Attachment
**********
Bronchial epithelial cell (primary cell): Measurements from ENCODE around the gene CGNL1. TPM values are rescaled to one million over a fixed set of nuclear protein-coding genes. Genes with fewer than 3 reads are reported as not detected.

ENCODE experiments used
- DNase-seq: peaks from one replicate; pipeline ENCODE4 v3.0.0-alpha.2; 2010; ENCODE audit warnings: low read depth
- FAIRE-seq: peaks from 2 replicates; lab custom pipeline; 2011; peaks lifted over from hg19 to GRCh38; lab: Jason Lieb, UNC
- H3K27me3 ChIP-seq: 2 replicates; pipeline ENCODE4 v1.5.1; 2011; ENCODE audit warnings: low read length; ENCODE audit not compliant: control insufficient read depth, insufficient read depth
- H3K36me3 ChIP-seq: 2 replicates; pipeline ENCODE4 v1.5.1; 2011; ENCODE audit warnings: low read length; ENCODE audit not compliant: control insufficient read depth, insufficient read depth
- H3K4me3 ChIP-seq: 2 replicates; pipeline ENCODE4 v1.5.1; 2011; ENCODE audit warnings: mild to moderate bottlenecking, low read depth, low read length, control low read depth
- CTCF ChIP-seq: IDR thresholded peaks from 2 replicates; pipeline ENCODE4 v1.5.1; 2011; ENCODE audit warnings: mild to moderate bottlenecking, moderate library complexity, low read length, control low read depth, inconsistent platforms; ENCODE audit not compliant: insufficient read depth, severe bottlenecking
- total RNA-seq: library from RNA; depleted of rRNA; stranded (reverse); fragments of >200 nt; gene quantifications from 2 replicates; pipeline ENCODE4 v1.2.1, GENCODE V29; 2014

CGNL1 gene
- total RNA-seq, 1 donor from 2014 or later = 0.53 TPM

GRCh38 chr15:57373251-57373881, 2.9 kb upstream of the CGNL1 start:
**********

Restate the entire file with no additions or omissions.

Bronchial epithelial cell (primary cell): Measurements from ENCODE around the gene CGNL1. TPM values are rescaled to one million over a fixed set of nuclear protein-coding genes. Genes with fewer than 3 reads are reported as not detected.

ENCODE experiments used
- DNase-seq: peaks from one replicate; pipeline ENCODE4 v3.0.0-alpha.2; 2010; ENCODE audit warnings: low read depth
- FAIRE-seq: peaks from 2 replicates; lab custom pipeline; 2011; peaks lifted over from hg19 to GRCh38; lab: Jason Lieb, UNC
- H3K27me3 ChIP-seq: 2 replicates; pipeline ENCODE4 v1.5.1; 2011; ENCODE audit warnings: low read length; ENCODE audit not compliant: control insufficient read depth, insufficient read depth
- H3K36me3 ChIP-seq: 2 replicates; pipeline ENCODE4 v1.5.1; 2011; ENCODE audit warnings: low read length; ENCODE audit not compliant: control insufficient read depth, insufficient read depth
- H3K4me3 ChIP-seq: 2 replicates; pipeline ENCODE4 v1.5.1; 2011; ENCODE audit warnings: mild to moderate bottlenecking, low read depth, low read length, control low read depth
- CTCF ChIP-seq: IDR thresholded peaks from 2 replicates; pipeline ENCODE4 v1.5.1; 2011; ENCODE audit warnings: mild to moderate bottlenecking, moderate library complexity, low read length, control low read depth, inconsistent platforms; ENCODE audit not compliant: insufficient read depth, severe bottlenecking
- total RNA-seq: library from RNA; depleted of rRNA; stranded (reverse); fragments of >200 nt; gene quantifications from 2 replicates; pipeline ENCODE4 v1.2.1, GENCODE V29; 2014

CGNL1 gene
- total RNA-seq, 1 donor from 2014 or later = 0.53 TPM

GRCh38 chr15:57373251-57373881, 2.9 kb upstream of the CGNL1 start: